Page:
A company-wide approach from the top down is required to successfully achieve digital transformation
Digital transformation of an offshore and marine contractor needs to start with the top management. Once top executives are on board and understand the technology, then digitalisation cascades down into all areas of operation. This is the opinion of Van Oord director for digital transformation Mare Straetmans.
He presented his thoughts during Riviera Maritime Media’s How to develop and implement a digital performance strategy to optimise vessel performance webinar on 14 May.
“Transformations are hard and digital ones are harder,” said Mr Straetmans, and in offshore contracting it is probably even harder.
“Everything that comes to make an impact with digital in your company, on the ships and on the shore, is very much about understanding where the opportunities are and how to go about grasping them,” he said.
Van Oord has certainly done this with the help of Mr Straetmans, who has been able to integrate digitalisation into the company’s operations. But this is not the case for other vessel owners.
“What I have seen with a lot of the leadership in different companies is that it is still difficult to understand what digitalisation is about,” he said.
“We have difficulties as a sector in understanding what digitalisation is and what it can bring to us,” Mr Straetmans continued.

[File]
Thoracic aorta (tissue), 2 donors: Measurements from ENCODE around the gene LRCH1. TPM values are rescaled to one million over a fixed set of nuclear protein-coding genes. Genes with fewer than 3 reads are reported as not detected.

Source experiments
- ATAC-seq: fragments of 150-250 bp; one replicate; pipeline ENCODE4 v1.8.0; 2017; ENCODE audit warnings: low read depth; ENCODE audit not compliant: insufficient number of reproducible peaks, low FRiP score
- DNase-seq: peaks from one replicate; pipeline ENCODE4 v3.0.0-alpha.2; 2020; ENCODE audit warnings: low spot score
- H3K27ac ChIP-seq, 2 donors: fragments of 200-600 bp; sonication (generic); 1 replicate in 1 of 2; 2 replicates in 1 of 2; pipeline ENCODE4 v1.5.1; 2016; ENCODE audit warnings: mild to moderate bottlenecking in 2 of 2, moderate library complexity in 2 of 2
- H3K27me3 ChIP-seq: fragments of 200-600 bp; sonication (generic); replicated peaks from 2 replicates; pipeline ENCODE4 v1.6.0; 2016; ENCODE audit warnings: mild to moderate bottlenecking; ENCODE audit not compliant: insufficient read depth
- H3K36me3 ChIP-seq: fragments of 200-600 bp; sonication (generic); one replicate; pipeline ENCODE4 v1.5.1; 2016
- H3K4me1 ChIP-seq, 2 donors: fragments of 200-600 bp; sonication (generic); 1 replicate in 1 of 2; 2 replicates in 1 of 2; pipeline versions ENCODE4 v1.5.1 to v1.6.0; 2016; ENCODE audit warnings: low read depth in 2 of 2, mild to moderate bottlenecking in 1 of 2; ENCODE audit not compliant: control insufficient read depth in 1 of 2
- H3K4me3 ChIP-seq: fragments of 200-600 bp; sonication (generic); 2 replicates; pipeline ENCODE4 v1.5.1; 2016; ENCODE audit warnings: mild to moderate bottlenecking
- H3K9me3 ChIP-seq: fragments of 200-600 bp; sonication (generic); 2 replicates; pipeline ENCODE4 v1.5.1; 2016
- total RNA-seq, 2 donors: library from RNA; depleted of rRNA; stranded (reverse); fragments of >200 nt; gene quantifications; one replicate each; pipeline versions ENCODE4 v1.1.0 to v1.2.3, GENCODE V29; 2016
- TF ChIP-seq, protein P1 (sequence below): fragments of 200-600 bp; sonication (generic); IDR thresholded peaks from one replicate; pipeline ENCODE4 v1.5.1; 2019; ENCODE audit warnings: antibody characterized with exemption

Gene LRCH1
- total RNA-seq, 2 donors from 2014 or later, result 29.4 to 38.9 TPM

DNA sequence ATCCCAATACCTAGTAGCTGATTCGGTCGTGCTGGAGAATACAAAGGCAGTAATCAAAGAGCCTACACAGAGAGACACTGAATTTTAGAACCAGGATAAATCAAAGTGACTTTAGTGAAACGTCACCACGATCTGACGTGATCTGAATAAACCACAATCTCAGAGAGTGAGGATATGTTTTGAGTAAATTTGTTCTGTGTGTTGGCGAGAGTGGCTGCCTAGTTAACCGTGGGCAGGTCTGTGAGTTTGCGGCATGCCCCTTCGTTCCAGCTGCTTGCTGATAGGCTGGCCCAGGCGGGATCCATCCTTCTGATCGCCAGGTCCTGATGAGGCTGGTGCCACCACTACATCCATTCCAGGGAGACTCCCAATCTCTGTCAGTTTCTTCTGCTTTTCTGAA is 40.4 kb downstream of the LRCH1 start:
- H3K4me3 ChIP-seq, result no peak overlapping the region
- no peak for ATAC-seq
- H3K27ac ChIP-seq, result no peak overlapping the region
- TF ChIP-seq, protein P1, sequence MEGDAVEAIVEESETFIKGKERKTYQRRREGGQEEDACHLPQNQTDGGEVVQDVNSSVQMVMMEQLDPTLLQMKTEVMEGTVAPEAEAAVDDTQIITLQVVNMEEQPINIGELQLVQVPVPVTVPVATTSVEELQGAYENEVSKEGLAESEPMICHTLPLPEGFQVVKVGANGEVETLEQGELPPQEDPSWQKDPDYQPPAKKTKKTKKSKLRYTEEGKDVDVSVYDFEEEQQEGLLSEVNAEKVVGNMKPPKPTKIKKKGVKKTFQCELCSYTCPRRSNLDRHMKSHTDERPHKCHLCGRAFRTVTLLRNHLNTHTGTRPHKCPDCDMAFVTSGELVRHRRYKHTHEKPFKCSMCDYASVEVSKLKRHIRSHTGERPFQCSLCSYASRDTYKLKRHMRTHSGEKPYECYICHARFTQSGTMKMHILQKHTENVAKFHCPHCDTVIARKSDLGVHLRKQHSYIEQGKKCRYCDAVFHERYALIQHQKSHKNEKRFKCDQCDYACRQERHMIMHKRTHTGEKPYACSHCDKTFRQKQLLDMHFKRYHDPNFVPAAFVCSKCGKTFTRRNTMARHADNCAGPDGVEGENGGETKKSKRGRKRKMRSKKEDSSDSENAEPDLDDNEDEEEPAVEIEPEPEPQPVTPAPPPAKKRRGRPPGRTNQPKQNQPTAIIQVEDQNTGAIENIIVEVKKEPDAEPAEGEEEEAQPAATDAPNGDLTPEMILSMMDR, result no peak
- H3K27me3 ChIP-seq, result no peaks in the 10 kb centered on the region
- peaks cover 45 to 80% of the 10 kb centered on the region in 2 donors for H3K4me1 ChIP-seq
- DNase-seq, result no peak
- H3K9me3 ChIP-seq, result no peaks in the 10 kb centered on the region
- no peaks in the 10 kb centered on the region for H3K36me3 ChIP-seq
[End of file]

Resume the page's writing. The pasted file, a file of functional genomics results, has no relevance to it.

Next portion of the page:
To overcome this, owners need a change in attitude to help grasp new opportunities in this period of disruption, following the coronavirus pandemic and the Q1 slump in oil prices.
“We need to be more agile, which requires a lot of new capabilities in different fields,” said Mr Straetmans.
He thinks leaders need hyper-awareness, informed decision making and rapid execution of digital technologies. “It is crucial to make sure that you know where to develop capabilities if you want to build something digitally for your clients or for yourself,” he said.
Owners need information on each vessel in their fleet, their maintenance and when clients want to inspect ships and the assistance they expect. “You need to know what technologies are around that can help,” said Mr Straetmans.
“Hyper-awareness is a very crucial aspect of leadership in the digital age,” he said. Owners and leaders need to be engaged with developments, visionary in their investments, adaptable to conditions and humble enough to identify when things are going wrong.
“It is very challenging, because it means you need to be willing to be challenged on what you think you know. There is always more to learn and understand,” Mr Straetmans explained. He stressed the need to employ specialist people to assist vessel operators in deploying digitalisation. This could mean working within partnerships to improve operations.
“We have difficulties in understanding what digitalisation is and what it can bring to us”
“I see being agile and able to test and build digitalisation for operations as crucial aspects,” said Mr Straetmans.
Van Oord has adjusted to new technology and partnerships that are helping it develop new pilots and proof-of-concepts using digital technology.
It has developed principles to focus its development projects. “On every pilot we are doing on a vessel, we have selected the project on these principles,” Mr Straetmans explained.
“We do not do ‘nice to have’ projects, nor projects just to make 5% gains. We only do projects where we think we can make a 50% increase of efficiency, or 50% reduction in costs, or 50% more impact for our customers,” he said, adding: “We ask who is it for? Is there real value? Is it a problem worth solving? As we want to make a real impact.”